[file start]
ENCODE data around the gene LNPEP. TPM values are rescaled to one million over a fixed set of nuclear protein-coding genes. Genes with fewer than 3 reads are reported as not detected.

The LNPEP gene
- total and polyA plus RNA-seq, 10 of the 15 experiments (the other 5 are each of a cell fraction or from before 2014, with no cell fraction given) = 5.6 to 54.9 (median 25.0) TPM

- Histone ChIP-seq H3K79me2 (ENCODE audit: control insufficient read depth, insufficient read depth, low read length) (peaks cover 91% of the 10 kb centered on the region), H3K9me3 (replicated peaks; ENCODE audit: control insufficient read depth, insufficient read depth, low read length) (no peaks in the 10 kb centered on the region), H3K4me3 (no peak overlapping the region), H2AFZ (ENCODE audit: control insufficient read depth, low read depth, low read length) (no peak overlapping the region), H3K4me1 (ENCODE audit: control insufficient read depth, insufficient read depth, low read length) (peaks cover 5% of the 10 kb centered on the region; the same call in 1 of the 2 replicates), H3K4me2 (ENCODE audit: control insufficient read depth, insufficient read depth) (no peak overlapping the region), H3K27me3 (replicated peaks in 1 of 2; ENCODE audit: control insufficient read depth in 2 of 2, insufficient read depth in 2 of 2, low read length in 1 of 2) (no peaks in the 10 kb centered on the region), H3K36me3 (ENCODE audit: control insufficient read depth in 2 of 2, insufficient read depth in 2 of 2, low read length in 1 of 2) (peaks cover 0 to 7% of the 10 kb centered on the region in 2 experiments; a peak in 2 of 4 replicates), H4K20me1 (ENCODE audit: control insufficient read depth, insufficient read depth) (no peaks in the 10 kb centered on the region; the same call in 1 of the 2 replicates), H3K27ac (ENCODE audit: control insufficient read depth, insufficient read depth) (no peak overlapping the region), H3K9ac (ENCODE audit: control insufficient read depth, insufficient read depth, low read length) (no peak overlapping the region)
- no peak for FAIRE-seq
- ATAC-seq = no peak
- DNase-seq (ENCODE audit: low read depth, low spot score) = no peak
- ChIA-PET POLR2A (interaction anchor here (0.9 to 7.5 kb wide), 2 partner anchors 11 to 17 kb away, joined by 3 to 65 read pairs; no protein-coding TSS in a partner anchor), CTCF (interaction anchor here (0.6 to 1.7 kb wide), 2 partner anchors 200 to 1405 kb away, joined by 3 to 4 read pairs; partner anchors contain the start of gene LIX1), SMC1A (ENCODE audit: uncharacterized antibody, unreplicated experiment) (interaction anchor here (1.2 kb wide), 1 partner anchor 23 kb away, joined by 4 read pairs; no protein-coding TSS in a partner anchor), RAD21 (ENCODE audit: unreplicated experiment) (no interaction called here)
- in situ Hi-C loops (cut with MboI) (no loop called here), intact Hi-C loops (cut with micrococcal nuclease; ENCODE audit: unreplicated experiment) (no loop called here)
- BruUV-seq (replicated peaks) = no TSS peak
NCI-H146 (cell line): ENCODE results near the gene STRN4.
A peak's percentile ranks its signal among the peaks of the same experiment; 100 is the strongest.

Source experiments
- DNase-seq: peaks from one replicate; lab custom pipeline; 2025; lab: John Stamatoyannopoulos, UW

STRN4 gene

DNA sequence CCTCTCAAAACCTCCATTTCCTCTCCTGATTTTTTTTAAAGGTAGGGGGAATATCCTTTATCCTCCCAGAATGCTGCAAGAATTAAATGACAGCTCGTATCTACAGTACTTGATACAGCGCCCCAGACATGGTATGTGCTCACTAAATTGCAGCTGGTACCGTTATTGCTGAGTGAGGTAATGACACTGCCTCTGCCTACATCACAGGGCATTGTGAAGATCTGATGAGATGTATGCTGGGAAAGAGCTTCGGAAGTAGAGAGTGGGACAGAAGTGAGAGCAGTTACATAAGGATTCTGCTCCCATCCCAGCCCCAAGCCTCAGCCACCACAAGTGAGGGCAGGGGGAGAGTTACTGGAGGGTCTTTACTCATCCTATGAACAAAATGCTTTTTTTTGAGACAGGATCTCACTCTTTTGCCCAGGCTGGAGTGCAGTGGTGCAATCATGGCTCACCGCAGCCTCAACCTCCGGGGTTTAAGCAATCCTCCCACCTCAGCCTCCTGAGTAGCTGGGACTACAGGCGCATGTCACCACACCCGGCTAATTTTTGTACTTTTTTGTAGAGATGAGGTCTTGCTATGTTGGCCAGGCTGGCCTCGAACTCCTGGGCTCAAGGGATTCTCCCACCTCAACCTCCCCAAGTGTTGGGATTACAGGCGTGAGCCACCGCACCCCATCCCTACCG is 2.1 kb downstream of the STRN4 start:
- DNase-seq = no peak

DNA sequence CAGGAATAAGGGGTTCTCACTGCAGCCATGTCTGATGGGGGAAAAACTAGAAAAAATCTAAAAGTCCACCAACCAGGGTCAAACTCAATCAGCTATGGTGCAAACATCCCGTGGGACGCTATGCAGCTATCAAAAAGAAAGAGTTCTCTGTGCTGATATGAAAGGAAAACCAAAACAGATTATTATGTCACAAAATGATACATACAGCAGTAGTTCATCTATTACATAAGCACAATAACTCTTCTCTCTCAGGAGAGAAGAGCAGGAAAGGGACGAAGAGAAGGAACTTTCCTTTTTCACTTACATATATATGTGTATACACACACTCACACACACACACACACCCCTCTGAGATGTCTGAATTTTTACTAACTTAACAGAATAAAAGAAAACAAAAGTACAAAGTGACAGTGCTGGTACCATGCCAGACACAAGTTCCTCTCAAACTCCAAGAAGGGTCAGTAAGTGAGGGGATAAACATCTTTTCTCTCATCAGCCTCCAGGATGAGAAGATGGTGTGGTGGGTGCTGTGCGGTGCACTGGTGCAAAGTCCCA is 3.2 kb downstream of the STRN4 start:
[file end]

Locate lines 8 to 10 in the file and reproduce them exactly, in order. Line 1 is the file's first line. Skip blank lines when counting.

- ChIA-PET POLR2A (interaction anchor here (0.9 to 7.5 kb wide), 2 partner anchors 11 to 17 kb away, joined by 3 to 65 read pairs; no protein-coding TSS in a partner anchor), CTCF (interaction anchor here (0.6 to 1.7 kb wide), 2 partner anchors 200 to 1405 kb away, joined by 3 to 4 read pairs; partner anchors contain the start of gene LIX1), SMC1A (ENCODE audit: uncharacterized antibody, unreplicated experiment) (interaction anchor here (1.2 kb wide), 1 partner anchor 23 kb away, joined by 4 read pairs; no protein-coding TSS in a partner anchor), RAD21 (ENCODE audit: unreplicated experiment) (no interaction called here)
- in situ Hi-C loops (cut with MboI) (no loop called here), intact Hi-C loops (cut with micrococcal nuclease; ENCODE audit: unreplicated experiment) (no loop called here)
- BruUV-seq (replicated peaks) = no TSS peak